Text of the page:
PRIDE AND PREJUDICE : Wordsworth ClassicsJane Austen
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Timeless Classic Fiction -It Centres On The Turbulent Relationship Between Elizabeth Bennet & Fitzwilliam Darcy, A Rich Aristocratic Landowner
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“Pride and Prejudice” is a classic novel written by Jane Austen and first published in 1813. It tells the story of Elizabeth Bennet, a witty and intelligent young woman, and her tumultuous relationship with Mr. Darcy, a wealthy and seemingly proud gentleman.
“It is a truth universally acknowledged, that a single man in possession of a good fortune must be in want of a wife.”
Pride and Prejudice, which opens with one of the most famous sentences in English Literature, is an ironic novel of manners. In it the garrulous and empty-headed Mrs Bennet has only one aim – that of finding a good match for each of her five daughters. In this she is mocked by her cynical and indolent husband.
With its wit, its social precision and, above all, its irresistible heroine, Pride and Prejudice has proved one of the most enduringly popular novels in the English language.
The novel is set in the English countryside during the early 19th century and explores themes of love, marriage, social class, and the importance of first impressions. Through the interactions and misunderstandings between the characters, Austen examines the societal expectations placed upon women, the role of wealth and status in relationships, and the consequences of prejudice and hasty judgments.
The news that a wealthy young gentleman named Charles Bingley has rented the manor of Netherfield Park causes a great stir in the nearby village of Longbourn, especially in the Bennet household. The Bennets have five unmarried daughters—from oldest to youngest, Jane, Elizabeth, Mary, Kitty, and Lydia—and Mrs. Bennet is desperate to see them all married.
After Mr. Bennet pays a social visit to Mr. Bingley, the Bennets attend a ball at which Mr. Bingley is present. He is taken with Jane and spends much of the evening dancing with her. His close friend, Mr. Darcy, is less pleased with the evening and haughtily refuses to dance with Elizabeth, which makes everyone view him as arrogant and obnoxious.
At social functions over subsequent weeks, however, Mr. Darcy finds himself increasingly attracted to Elizabeth’s charm and intelligence. Jane’s friendship with Mr. Bingley also continues to burgeon, and Jane pays a visit to the Bingley mansion. On her journey to the house she is caught in a downpour and catches ill, forcing her to stay at Netherfield for several days.
In order to tend to Jane, Elizabeth hikes through muddy fields and arrives with a spattered dress, much to the disdain of the snobbish Miss Bingley, Charles Bingley’s sister. Miss Bingley’s spite only increases when she notices that Darcy, whom she is pursuing, pays quite a bit of attention to Elizabeth.
When Elizabeth and Jane return home, they find Mr. Collins visiting their household. Mr. Collins is a young clergyman who stands to inherit Mr. Bennet’s property, which has been “entailed,” meaning that it can only be passed down to male heirs. Mr. Collins is a pompous fool, though he is quite enthralled by the Bennet girls.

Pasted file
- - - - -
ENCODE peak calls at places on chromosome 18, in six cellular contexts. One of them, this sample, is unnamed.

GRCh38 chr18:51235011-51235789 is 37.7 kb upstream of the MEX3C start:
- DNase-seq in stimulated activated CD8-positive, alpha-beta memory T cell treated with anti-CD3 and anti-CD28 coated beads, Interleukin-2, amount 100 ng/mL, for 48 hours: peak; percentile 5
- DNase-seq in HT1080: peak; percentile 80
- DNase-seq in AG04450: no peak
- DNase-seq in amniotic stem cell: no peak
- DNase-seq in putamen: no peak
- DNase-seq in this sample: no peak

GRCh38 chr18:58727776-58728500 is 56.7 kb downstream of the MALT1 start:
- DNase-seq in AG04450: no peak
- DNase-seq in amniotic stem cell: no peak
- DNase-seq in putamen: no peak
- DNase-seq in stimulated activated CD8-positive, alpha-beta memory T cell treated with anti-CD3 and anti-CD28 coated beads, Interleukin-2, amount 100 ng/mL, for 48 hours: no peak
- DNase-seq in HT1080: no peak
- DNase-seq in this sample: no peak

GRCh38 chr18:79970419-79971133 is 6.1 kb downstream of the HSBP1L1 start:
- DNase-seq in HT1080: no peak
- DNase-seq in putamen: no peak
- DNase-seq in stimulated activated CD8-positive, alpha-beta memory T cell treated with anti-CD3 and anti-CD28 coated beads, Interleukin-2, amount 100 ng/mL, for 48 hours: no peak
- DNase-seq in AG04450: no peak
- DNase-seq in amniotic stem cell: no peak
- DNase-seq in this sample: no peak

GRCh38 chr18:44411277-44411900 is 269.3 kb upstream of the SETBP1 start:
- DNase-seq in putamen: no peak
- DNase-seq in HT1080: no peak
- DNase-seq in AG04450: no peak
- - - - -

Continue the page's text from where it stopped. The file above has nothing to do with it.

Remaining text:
Shortly after his arrival, he makes a proposal of marriage to Elizabeth. She turns him down, wounding his pride. Meanwhile, the Bennet girls have become friendly with militia officers stationed in a nearby town. Among them is Wickham, a handsome young soldier who is friendly toward Elizabeth and tells her how Darcy cruelly cheated him out of an inheritance.
At the beginning of winter, the Bingleys and Darcy leave Netherfield and return to London, much to Jane’s dismay. A further shock arrives with the news that Mr. Collins has become engaged to Charlotte Lucas, Elizabeth’s best friend and the poor daughter of a local knight. Charlotte explains to Elizabeth that she is getting older and needs the match for financial reasons.
Charlotte and Mr. Collins get married and Elizabeth promises to visit them at their new home. As winter progresses, Jane visits the city to see friends (hoping also that she might see Mr. Bingley). However, Miss Bingley visits her and behaves rudely, while Mr. Bingley fails to visit her at all. The marriage prospects for the Bennet girls appear bleak.
That spring, Elizabeth visits Charlotte, who now lives near the home of Mr. Collins’s patron, Lady Catherine de Bourgh, who is also Darcy’s aunt. Darcy calls on Lady Catherine and encounters Elizabeth, whose presence leads him to make a number of visits to the Collins’s home, where she is staying.
One day, he makes a shocking proposal of marriage, which Elizabeth quickly refuses. She tells Darcy that she considers him arrogant and unpleasant, then scolds him for steering Bingley away from Jane and disinheriting Wickham. Darcy leaves her but shortly thereafter delivers a letter to her.
In this letter, he admits that he urged Bingley to distance himself from Jane, but claims he did so only because he thought their romance was not serious. As for Wickham, he informs Elizabeth that the young officer is a liar and that the real cause of their disagreement was Wickham’s attempt to elope with his young sister, Georgiana Darcy.